I did feel sorry for the poor girl who does the business cards. She is so busy there and her old PC keeps crashing. Every time I am in there she is rebooting it at least once.

I discovered a cool program today called "MidiNotate" that can turn a midi file into regular music notation. Very nice. Just what I needed to finish figuring out the full piano riff part of "The Way It Is". The version in the Bruce Hornsby Anthology that I have been playing doesn't include all the improvisations at the end of the song. But now I have it. (And all the other instrument parts too!) I hope it doesn't take me too long to learn it---I have already been playing this song over a year now.

Sunday, May 6, 2007

may 6

Bureaucracy (guanliao) is a kind of art form here. The more you practice it, the better you get. I have been unable to dial internationally from my cell phone, which has caused me great pain in trying to connect with my colleages in HK, US and the UK. Yesterday evening I walked to the local China Mobile office to "kaitong" (open) access to international long distance service on my phone. Well, they couldn't do it because my phone number is not registered with a name. They told me to come back during the day time. So I went in again today. Surprisingly they are open on Sunday, even during this holiday week.

I went to the same office on the first floor, and after waiting my turn, was told I have to go to the second floor to do this. After waiting in line again, I was told, no, you must first go to the first floor to sign an affadavit. Okay, it was a different office on the first floor, I figured out after a little probing. Back downstairs to an official looking guy who tells me I can't register the phone (link it with my passport name) until I have three months of usage and receipts... A clear and polite explanation of what I am trying to do resulted in an "okay", and we processed the forms. I am good to call internationally for one year without registering name.

Back up to the second floor to give the piece of paper to the clerk, along with my passport and SIM card, all of which are photocopied. Once more politeness and persistence (I don't understand, please explain a third time) resulted in success. The clerk also gave me a tip for calling internationally from my mobile phone: dial 17951 + 00 + country code + # only costs 2 yuan/min ($0.25) as opposed to direct dialing 00 + # which costs 8 yuan/min. So I guess it can pay to keep your cool sometimes.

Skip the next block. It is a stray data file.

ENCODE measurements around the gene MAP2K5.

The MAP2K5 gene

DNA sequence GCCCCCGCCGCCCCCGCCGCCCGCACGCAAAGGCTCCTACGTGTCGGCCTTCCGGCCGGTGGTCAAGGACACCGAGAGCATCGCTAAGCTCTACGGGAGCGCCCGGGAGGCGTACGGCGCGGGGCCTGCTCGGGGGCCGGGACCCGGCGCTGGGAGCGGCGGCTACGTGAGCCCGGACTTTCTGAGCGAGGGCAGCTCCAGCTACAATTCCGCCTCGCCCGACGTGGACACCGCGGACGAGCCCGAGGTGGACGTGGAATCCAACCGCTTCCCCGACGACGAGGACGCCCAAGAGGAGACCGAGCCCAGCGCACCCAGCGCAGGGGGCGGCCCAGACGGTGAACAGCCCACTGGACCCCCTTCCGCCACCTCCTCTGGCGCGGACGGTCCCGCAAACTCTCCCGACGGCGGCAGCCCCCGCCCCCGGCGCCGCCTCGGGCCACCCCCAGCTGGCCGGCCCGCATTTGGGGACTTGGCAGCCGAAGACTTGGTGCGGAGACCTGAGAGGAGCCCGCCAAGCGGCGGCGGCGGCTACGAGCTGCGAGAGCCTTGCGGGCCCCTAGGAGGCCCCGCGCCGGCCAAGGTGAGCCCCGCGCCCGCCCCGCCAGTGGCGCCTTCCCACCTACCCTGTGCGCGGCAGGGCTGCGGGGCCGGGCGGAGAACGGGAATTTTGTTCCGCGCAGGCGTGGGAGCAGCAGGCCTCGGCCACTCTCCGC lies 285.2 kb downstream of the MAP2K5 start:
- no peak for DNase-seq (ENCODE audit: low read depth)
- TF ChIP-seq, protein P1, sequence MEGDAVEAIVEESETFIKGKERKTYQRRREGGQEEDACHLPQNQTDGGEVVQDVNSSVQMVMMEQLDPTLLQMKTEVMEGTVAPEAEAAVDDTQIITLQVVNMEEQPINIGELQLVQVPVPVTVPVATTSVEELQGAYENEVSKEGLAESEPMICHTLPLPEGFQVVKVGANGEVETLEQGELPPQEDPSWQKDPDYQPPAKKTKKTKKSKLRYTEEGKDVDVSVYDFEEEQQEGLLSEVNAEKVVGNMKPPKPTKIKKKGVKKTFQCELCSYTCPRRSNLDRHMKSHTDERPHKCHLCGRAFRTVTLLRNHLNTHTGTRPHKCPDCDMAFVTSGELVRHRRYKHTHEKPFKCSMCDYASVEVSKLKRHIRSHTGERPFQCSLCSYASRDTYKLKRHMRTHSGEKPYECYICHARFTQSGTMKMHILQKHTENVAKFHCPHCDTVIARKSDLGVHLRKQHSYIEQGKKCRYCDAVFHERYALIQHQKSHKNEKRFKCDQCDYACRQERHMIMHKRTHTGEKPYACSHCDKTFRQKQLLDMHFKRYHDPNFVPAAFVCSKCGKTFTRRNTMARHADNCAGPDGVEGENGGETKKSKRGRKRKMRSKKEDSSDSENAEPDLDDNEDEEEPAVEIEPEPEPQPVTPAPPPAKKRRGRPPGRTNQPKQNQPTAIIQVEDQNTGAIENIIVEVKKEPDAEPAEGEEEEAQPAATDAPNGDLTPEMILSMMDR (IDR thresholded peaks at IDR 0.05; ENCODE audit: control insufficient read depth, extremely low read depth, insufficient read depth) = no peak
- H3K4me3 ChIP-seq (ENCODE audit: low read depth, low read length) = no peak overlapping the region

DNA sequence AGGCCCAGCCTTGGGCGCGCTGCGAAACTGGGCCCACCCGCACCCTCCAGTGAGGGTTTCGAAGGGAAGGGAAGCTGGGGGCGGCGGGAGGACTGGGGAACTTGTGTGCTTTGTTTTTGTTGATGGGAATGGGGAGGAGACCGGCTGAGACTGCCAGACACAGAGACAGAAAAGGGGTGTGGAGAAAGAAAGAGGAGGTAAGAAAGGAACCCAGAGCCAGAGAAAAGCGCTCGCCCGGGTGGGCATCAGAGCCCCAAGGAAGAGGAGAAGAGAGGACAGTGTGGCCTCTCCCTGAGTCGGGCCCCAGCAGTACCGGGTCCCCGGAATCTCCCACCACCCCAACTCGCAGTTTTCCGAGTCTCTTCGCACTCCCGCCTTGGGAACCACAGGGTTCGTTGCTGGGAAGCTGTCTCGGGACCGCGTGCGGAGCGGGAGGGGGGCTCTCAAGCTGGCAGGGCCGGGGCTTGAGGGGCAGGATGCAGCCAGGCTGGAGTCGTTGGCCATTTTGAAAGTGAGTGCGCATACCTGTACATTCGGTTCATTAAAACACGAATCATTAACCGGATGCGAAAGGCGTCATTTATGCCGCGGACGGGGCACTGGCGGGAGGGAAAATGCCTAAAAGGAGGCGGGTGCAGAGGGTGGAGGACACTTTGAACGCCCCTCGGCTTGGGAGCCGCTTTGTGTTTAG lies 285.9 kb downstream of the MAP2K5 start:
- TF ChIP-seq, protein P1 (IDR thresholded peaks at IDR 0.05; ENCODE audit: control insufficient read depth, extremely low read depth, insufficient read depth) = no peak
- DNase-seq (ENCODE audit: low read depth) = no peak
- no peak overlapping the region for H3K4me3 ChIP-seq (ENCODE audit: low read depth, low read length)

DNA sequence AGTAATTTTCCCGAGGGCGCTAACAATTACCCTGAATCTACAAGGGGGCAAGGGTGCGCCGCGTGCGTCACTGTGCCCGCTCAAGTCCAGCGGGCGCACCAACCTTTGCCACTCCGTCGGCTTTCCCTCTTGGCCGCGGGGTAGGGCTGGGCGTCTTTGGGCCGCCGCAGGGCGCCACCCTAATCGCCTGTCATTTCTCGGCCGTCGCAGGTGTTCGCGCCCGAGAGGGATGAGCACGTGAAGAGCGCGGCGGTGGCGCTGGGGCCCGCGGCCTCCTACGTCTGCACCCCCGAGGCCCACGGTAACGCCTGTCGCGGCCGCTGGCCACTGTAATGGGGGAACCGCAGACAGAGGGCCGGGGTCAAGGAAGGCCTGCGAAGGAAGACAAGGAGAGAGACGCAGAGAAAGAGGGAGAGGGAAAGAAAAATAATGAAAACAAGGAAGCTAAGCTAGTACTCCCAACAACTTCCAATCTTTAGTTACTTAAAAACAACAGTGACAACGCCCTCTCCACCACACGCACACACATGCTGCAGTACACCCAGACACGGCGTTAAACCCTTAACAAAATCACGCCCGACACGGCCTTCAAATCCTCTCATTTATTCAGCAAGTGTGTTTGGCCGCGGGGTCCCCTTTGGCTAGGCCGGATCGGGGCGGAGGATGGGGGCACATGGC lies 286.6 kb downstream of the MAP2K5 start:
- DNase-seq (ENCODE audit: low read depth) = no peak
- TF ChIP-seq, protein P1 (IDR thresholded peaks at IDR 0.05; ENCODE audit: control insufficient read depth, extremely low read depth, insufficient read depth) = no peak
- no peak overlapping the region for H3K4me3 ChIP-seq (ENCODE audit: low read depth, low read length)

Another three hours of piano practice, and then preparation for work tomorrow. My first hire starts tomorrow---all I need to do is find some work for him to do! (Actually, there is plenty.)

Saturday, May 5, 2007

may 5

Sorry for the long delay in updating the blog. It has been hard to find time to do it with the family here and work.

Jia-Fang and the boys went back to the US today. We spent all morning packing, but when I got back from the airport I discovered that Arthur forgot his blanket on the sofa. Without it, he is going to have a difficult time.

It's been a month since I left the US, and my hair has grown way too long. It makes me feel icky. I have always been nervous about getting my hair cut in another country, especially in Asia where people don't have curly hair like mine. Besides, when we were in Beijing in 1995 my old boss and I got totally ripped off in a barber shop. They asked us to pay 800 RMB ($100) for a haircut, and it kind of ruined the whole trip. (I have to admit, though, it was a very good haircut.)

Anyway, my fears were unfounded here in Dalian. I went into the first barber shop I found near my hotel, and the guy did a great job. He tried to charge me 10 yuan ($1.25), but this time I felt bad because it was so cheap, so I gave him 20 yuan. Very different from 1995 Beijing. The people here have been pretty honest.

I couldn't get a piano room at the usual place we go to, so I went back to the Nordiska piano showroom to practice. The pianos there are so much better there anyway. Like so many things here, it is easy to find very cheap stuff, but quality is expensive. It's not as far away as I thought---I took a taxi to make sure I knew the way there, and walked back (about 20 minutes).